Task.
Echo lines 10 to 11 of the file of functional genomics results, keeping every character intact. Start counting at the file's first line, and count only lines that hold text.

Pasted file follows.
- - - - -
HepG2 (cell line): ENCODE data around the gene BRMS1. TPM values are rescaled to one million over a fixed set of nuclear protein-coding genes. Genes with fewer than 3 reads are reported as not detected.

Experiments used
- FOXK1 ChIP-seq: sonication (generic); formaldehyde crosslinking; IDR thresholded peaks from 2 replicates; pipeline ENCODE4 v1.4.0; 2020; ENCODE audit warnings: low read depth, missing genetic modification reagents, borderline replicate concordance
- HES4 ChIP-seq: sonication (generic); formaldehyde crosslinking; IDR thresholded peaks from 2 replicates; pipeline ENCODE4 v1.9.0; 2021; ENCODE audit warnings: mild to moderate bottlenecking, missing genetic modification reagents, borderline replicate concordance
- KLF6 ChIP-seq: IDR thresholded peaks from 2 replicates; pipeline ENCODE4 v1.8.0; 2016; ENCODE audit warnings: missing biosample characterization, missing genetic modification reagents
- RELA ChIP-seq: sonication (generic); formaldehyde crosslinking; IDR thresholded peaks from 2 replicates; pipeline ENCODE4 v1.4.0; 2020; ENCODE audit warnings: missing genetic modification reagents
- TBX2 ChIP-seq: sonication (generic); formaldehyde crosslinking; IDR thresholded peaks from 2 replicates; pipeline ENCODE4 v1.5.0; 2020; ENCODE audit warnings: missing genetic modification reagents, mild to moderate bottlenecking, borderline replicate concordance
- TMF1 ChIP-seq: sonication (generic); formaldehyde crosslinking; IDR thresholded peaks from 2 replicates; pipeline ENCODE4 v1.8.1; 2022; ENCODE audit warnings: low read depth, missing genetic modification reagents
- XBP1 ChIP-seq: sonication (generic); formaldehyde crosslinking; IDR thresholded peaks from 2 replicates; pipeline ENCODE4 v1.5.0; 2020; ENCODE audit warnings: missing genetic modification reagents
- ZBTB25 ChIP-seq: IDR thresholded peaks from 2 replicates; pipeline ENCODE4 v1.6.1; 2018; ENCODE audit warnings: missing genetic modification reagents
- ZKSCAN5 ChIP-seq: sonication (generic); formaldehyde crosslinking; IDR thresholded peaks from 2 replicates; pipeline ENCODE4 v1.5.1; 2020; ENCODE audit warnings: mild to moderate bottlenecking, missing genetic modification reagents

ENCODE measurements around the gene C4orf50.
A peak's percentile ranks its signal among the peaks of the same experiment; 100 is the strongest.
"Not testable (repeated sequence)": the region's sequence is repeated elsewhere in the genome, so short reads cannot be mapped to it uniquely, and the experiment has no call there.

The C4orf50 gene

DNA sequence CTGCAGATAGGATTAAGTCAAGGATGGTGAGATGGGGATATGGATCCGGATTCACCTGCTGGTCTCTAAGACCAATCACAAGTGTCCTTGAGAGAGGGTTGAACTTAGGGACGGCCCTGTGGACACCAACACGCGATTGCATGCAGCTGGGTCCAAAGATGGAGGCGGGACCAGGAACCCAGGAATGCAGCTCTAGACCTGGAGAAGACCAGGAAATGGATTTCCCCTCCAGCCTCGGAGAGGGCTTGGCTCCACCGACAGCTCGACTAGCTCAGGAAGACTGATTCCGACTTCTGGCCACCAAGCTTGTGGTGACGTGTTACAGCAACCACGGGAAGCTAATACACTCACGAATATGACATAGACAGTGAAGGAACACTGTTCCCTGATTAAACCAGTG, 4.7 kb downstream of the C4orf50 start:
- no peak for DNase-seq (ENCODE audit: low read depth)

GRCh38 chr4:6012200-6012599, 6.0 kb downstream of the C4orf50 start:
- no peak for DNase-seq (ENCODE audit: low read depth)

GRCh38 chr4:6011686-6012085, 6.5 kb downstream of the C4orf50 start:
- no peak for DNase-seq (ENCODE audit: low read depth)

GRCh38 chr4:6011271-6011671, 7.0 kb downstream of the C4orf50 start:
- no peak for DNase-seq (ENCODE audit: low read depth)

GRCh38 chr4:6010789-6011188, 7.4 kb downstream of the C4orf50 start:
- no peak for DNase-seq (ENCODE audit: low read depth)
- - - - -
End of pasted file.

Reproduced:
- ZBTB25 ChIP-seq: IDR thresholded peaks from 2 replicates; pipeline ENCODE4 v1.6.1; 2018; ENCODE audit warnings: missing genetic modification reagents
- ZKSCAN5 ChIP-seq: sonication (generic); formaldehyde crosslinking; IDR thresholded peaks from 2 replicates; pipeline ENCODE4 v1.5.1; 2020; ENCODE audit warnings: mild to moderate bottlenecking, missing genetic modification reagents